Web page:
Spore trap sampling involves collecting airborne particles on a filter membrane or adhesive-coated slide by drawing air through or over the collection medium, respectively. The collection medium is then analyzed by transmitted light microscopy, typically at 600–1000 × magnification. A number of different collection devices may be used for spore trap sampling of which the most common are 1) mixed cellulose ester membrane (MCEM) filters; and 2) slit impactors such as the Allergenco D or Air-O-Cell® cassette.
The normally high minute-to-minute variability in levels of airborne spores greatly limits the utility of short-term quantitative air sampling data. This large intrinsic source of variation also minimizes the importance of counting method as a significant source of error. The most critical source of error in spore trap analysis qualitative, involving the identification of spores. Spore trap analysis is one of the most technically challenging tasks in environmental mycology, requiring considerable skill and experience on the part of the analyst, to identify spores accurately, and to differentiate them from other airborne particles. A good spore trap analyst requires years of experience not just analyzing spore trap samples but examining whole specimens from field collections in order to learn the full variation of fungal structures as well as particles that might be confused with them. This level of experience cannot be trained in a short time, and it cannot easily be acquired by individuals lacking advanced training in mycology or botany.
Spore trap sampling has an advantage over culture-dependent methods by permitting the enumeration of fungal particles regardless of culturability or viability. Because of this, spore trap sampling is sometimes incorrectly referred to as a “non-viable” sampling method; however, it more appropriately should be called a “total” sampling method, since both culturable as well as non-culturable propagules are counted. The greatest limitation of spore trap sampling is its inability to allow low-level identifications of spores due to the lack of diagnostic features on many spore types. By contrast, culture-dependent methods have the advantage of access to a variety of cell types for a given fungus, as well as a living culture that could be submitted to physiological tests, allowing other distinguishing characteristics to be evaluated. As such, spores counted in spore traps can only be identified presumptively based on their size, shape and color.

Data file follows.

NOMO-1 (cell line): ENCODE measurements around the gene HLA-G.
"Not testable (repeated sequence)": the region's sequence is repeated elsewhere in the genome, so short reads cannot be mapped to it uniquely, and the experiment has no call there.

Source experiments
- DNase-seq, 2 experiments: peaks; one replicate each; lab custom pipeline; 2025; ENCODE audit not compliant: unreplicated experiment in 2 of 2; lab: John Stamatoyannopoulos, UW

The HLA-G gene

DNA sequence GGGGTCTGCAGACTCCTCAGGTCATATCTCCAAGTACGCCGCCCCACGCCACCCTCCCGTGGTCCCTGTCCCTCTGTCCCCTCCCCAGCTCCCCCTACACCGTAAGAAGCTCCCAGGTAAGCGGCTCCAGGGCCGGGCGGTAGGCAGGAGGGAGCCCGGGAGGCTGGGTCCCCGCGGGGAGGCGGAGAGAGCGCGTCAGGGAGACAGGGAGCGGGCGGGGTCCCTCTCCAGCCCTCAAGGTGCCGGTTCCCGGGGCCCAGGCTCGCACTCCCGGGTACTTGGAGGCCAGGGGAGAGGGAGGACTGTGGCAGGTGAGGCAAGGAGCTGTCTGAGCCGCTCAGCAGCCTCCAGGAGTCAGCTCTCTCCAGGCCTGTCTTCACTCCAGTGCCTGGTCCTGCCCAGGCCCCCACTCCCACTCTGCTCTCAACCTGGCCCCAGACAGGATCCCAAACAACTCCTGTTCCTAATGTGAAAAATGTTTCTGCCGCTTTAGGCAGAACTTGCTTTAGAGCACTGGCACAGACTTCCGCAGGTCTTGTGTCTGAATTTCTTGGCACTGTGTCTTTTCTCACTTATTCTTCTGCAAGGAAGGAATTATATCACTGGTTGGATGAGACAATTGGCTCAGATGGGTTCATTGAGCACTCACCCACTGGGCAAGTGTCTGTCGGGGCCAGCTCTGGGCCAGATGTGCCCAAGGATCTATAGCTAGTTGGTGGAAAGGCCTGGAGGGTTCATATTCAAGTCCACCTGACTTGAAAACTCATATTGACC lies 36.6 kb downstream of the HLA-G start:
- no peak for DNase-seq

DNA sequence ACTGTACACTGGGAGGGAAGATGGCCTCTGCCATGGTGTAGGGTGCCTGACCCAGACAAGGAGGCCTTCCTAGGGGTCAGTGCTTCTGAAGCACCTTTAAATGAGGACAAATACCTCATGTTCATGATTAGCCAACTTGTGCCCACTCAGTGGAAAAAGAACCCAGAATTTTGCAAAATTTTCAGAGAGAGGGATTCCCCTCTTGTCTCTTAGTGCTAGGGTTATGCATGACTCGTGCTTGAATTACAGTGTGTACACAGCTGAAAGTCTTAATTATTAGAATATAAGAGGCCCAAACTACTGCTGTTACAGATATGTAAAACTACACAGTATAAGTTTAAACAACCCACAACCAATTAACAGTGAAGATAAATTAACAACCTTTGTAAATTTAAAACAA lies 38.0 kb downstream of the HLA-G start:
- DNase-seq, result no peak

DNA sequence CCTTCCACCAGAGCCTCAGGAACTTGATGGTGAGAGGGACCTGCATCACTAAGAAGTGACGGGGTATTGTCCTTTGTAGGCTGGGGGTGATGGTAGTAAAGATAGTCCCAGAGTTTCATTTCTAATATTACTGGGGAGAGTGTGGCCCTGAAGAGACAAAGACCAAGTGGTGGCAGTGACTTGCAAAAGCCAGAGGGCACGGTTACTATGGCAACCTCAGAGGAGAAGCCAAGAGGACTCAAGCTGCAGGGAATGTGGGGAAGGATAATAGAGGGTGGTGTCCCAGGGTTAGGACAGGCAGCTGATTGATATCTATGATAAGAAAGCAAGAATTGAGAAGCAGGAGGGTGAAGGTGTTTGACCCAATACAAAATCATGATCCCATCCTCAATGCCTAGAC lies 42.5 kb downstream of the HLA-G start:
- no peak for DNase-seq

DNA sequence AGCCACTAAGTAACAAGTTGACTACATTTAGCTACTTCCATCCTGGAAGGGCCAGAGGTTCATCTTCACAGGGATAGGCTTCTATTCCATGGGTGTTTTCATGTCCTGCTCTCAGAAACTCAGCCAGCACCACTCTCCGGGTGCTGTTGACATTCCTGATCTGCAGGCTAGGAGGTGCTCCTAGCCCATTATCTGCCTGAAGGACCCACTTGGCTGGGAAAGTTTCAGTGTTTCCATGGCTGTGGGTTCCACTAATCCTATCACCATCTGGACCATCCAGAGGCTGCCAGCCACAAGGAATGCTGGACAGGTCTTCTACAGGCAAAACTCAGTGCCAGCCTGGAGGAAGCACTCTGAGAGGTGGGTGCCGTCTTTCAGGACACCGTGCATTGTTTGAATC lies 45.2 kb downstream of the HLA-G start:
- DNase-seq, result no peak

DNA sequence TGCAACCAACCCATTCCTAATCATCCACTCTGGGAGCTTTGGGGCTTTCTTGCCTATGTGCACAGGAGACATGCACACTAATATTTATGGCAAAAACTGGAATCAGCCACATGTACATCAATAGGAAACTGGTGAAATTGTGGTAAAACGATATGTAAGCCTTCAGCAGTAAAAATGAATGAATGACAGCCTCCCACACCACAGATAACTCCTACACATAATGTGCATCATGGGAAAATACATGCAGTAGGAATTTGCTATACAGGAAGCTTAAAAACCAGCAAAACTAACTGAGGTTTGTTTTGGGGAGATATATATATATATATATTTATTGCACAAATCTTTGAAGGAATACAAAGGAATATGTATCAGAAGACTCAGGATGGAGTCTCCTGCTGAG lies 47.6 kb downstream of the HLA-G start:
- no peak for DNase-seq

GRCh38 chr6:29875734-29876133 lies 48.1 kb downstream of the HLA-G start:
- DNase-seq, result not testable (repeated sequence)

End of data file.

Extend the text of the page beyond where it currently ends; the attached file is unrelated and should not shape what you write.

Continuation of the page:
- Most manufacturers recommend sampling volumes of 150 L for generally clean indoor environments and 75 L for environments suspected to be overly dusty, or for the collection of outdoor comparison samples. Sampling volumes lower than this (e.g. 10-25 L) may be helpful in areas that are highly dusty, such as remediation enclosures or dust-generating industrial processes.
- At least one field blank should be collected for every 10 field samples taken. Field blanks should be handled in exactly the same manner as test samples except that air must not be drawn through them.
- Following collection, samples and blanks should be re-sealed, labeled and arranged in a clean box or bag away from moisture and light until analysis.